If I understand correctly, every single COM object must inherit from the IUnknown interface, directly or indirectly. IUnknown is the very base building block of everything COM. Period.
Then, IUnknown itself is a mere interface with no implementation.
Speaking strict C++ OOP, IUnknown exposes pure virtual methods which you must override as you inherit from it.
Here are IUnknown's methods. Any interface inheriting from IUnknown must provide its own implementation for each:
Any *other* interface inheriting from something even remotely inherited from IUnknown, must also re-implement IUnknown's 3 methods. And although it's syntactically possible to manually invoke the method implementation from any ancestor interface (that is, forward a call to any ancestor interface), it is Bad COM Design that is going to bite you eventually (I'm just not told how).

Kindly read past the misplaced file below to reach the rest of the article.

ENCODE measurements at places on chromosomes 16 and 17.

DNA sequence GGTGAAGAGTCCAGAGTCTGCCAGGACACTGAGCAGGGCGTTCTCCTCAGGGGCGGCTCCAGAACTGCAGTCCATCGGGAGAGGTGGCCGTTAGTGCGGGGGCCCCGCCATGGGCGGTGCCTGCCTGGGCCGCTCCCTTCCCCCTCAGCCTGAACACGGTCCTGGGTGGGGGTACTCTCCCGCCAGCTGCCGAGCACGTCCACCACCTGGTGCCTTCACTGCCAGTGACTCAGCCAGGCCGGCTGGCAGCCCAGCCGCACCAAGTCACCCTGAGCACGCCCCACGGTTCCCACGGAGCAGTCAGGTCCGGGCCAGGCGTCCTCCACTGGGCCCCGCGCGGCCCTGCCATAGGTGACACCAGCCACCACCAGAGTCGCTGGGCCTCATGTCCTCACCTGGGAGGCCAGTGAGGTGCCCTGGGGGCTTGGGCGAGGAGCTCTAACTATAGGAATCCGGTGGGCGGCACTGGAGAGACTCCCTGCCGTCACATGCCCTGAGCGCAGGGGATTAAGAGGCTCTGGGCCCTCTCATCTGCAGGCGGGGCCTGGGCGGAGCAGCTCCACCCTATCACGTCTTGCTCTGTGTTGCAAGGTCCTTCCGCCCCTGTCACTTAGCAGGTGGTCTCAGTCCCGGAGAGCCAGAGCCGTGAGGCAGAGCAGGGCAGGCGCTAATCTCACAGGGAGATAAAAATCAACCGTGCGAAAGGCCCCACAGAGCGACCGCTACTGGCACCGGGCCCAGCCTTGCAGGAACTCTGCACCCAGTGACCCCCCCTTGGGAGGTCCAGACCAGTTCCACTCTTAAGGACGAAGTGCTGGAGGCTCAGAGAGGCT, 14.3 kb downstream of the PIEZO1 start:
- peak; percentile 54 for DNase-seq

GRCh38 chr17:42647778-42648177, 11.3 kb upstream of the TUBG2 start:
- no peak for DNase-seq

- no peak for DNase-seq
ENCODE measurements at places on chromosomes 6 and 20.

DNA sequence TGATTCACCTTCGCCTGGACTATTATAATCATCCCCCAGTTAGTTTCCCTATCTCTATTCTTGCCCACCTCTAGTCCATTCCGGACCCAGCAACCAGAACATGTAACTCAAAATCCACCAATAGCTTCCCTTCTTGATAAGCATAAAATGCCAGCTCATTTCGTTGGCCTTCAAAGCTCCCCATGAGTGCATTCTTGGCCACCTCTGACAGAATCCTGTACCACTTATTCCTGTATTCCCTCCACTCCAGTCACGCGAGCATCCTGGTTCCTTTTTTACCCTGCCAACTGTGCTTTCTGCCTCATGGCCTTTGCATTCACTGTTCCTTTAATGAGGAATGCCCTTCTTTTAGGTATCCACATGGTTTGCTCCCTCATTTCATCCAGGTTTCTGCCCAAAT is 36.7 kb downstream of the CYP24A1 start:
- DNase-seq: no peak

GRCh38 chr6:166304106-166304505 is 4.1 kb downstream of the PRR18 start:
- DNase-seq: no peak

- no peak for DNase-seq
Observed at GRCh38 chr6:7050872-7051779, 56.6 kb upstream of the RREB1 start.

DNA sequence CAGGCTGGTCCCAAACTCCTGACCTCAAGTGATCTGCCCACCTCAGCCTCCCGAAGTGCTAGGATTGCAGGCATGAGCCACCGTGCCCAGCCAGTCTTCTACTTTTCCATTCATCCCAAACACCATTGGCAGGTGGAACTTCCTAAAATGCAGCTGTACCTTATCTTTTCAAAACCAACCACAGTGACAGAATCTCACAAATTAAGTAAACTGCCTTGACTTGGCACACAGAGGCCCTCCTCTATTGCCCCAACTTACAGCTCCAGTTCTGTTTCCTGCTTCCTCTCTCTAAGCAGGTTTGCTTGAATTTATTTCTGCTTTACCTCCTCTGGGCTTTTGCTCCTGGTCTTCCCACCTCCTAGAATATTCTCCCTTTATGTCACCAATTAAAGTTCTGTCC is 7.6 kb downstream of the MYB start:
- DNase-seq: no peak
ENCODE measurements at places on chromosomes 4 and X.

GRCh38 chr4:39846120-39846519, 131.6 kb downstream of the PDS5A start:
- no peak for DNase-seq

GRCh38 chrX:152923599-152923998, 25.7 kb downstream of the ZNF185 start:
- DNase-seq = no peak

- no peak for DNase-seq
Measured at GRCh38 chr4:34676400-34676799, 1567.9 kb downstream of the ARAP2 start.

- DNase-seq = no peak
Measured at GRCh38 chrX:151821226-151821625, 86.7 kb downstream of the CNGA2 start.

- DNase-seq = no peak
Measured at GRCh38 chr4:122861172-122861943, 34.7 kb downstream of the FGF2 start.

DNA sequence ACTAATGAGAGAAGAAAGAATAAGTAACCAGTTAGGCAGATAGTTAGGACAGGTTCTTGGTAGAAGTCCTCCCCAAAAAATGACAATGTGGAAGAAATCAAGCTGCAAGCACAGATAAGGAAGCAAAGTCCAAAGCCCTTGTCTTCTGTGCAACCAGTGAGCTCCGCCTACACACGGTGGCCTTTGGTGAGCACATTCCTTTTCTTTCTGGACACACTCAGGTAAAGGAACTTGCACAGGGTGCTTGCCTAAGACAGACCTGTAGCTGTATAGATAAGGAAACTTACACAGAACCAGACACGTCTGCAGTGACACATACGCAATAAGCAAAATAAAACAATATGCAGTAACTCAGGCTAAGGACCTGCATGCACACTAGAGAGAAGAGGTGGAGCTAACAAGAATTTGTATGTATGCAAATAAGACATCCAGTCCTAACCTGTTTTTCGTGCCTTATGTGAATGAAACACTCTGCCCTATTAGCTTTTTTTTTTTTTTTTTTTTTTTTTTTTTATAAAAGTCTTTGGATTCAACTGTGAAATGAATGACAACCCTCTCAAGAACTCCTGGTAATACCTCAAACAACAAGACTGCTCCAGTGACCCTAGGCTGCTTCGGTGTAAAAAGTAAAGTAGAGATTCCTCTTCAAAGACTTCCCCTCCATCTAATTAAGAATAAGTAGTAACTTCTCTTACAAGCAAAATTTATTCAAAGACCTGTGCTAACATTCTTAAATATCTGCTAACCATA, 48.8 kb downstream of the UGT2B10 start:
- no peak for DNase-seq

The bottom line is that you do not forward. You do override.
With all that said, I am currently wondering at how to implement my QueryInterface().
If I am forbidden to forward the call to my ancestor's QueryInterface() (to automagically support all its interfaces) then how do I get to enforce the support? My ancestor interface isn't written by me - and I can't look at its source. I can't guess by trial and error. That's no serious approach.
How do I discover which interfaces my ancestor supports, then?